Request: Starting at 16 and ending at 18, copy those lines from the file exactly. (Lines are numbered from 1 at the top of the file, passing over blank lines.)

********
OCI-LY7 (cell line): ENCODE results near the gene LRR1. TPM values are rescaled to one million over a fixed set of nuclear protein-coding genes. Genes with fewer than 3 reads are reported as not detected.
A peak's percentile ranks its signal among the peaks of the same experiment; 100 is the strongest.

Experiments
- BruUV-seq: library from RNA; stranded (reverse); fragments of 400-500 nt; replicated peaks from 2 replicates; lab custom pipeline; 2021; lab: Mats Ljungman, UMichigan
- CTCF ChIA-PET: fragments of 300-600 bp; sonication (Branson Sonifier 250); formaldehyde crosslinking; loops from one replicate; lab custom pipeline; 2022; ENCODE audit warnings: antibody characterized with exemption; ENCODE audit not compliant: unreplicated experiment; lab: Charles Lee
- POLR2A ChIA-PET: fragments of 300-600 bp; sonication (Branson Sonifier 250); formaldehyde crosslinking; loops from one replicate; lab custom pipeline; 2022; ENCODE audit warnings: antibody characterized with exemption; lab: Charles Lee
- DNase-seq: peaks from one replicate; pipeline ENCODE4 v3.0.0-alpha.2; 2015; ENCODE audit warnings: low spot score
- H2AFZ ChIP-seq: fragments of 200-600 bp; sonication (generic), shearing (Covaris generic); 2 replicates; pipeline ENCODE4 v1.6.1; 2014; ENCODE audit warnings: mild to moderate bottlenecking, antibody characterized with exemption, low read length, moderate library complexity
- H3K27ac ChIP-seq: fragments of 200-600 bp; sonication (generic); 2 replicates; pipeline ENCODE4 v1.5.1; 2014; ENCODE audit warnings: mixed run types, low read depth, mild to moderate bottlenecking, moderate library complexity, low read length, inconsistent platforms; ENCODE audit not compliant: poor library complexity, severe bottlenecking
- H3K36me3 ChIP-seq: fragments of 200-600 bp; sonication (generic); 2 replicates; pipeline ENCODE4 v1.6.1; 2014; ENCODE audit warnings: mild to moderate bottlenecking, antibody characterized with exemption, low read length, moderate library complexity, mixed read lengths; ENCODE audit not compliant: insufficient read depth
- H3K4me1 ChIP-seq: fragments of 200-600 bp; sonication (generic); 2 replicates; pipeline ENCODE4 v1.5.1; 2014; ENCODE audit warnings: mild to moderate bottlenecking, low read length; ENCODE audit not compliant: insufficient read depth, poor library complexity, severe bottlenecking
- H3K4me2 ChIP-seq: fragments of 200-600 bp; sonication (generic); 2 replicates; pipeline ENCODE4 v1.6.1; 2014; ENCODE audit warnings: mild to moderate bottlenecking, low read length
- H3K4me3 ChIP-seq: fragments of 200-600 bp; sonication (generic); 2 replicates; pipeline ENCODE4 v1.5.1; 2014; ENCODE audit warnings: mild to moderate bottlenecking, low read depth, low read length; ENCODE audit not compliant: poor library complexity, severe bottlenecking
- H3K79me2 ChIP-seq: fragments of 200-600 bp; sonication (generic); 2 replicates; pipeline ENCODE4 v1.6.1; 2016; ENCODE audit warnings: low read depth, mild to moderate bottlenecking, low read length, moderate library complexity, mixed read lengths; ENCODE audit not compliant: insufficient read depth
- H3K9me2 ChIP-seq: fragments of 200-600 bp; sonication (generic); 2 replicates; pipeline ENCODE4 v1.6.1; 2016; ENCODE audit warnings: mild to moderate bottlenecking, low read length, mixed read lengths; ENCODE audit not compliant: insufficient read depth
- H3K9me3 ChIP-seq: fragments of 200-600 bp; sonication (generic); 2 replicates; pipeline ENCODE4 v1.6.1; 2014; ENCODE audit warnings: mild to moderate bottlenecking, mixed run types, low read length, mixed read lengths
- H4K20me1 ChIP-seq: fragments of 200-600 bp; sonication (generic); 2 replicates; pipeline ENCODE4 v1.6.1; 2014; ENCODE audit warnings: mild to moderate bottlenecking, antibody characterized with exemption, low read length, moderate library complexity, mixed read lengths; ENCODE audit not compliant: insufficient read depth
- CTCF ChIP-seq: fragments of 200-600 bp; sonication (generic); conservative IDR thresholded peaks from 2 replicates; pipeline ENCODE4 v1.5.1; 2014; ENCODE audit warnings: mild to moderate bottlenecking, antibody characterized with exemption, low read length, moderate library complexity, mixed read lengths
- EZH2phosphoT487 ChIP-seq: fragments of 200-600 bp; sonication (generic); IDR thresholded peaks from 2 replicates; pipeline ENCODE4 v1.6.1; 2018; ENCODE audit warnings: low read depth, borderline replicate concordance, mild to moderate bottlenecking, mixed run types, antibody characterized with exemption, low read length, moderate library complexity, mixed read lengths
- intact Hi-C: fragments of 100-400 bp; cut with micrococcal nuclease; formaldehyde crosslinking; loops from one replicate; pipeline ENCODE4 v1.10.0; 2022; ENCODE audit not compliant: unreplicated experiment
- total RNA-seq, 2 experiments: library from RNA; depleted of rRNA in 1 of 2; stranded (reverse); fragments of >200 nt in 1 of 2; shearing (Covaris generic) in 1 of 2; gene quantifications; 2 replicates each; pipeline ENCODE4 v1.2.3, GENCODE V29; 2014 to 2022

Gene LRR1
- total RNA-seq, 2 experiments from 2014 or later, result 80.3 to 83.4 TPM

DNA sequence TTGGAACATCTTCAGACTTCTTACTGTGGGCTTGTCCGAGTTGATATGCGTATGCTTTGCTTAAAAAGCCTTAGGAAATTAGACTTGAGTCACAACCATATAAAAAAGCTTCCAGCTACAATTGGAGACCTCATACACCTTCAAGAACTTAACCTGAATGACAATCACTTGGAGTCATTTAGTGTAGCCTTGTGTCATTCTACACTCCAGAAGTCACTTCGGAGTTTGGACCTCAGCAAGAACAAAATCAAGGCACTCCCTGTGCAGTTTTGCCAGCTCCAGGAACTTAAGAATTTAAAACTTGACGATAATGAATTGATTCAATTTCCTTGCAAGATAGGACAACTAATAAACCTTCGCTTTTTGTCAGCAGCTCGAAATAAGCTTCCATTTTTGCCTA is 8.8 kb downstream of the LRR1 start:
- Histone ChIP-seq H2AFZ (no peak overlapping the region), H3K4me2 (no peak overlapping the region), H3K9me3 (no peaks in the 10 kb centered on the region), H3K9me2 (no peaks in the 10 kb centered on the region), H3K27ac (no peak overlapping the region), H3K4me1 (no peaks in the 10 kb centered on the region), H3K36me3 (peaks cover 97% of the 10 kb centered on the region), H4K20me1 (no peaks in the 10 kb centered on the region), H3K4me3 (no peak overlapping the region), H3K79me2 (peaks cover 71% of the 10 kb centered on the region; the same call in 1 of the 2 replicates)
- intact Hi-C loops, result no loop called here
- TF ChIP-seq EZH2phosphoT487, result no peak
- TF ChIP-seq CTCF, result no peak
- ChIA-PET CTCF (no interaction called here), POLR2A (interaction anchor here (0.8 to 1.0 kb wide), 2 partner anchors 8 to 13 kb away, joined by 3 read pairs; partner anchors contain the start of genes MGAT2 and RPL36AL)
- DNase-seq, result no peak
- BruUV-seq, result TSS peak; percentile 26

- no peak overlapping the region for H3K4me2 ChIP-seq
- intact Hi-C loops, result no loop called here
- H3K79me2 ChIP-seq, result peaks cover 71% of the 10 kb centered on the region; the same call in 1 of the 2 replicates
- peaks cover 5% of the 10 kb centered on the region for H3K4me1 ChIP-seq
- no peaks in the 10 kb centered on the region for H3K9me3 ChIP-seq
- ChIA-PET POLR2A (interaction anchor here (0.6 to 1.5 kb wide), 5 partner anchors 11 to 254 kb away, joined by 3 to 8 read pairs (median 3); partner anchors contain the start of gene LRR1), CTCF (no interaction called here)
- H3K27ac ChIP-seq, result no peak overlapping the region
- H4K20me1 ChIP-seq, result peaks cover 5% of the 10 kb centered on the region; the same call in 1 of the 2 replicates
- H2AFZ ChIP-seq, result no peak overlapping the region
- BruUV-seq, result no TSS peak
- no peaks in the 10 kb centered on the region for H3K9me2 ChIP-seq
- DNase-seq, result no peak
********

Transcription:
- H3K9me3 ChIP-seq: fragments of 200-600 bp; sonication (generic); 2 replicates; pipeline ENCODE4 v1.6.1; 2014; ENCODE audit warnings: mild to moderate bottlenecking, mixed run types, low read length, mixed read lengths
- H4K20me1 ChIP-seq: fragments of 200-600 bp; sonication (generic); 2 replicates; pipeline ENCODE4 v1.6.1; 2014; ENCODE audit warnings: mild to moderate bottlenecking, antibody characterized with exemption, low read length, moderate library complexity, mixed read lengths; ENCODE audit not compliant: insufficient read depth
- CTCF ChIP-seq: fragments of 200-600 bp; sonication (generic); conservative IDR thresholded peaks from 2 replicates; pipeline ENCODE4 v1.5.1; 2014; ENCODE audit warnings: mild to moderate bottlenecking, antibody characterized with exemption, low read length, moderate library complexity, mixed read lengths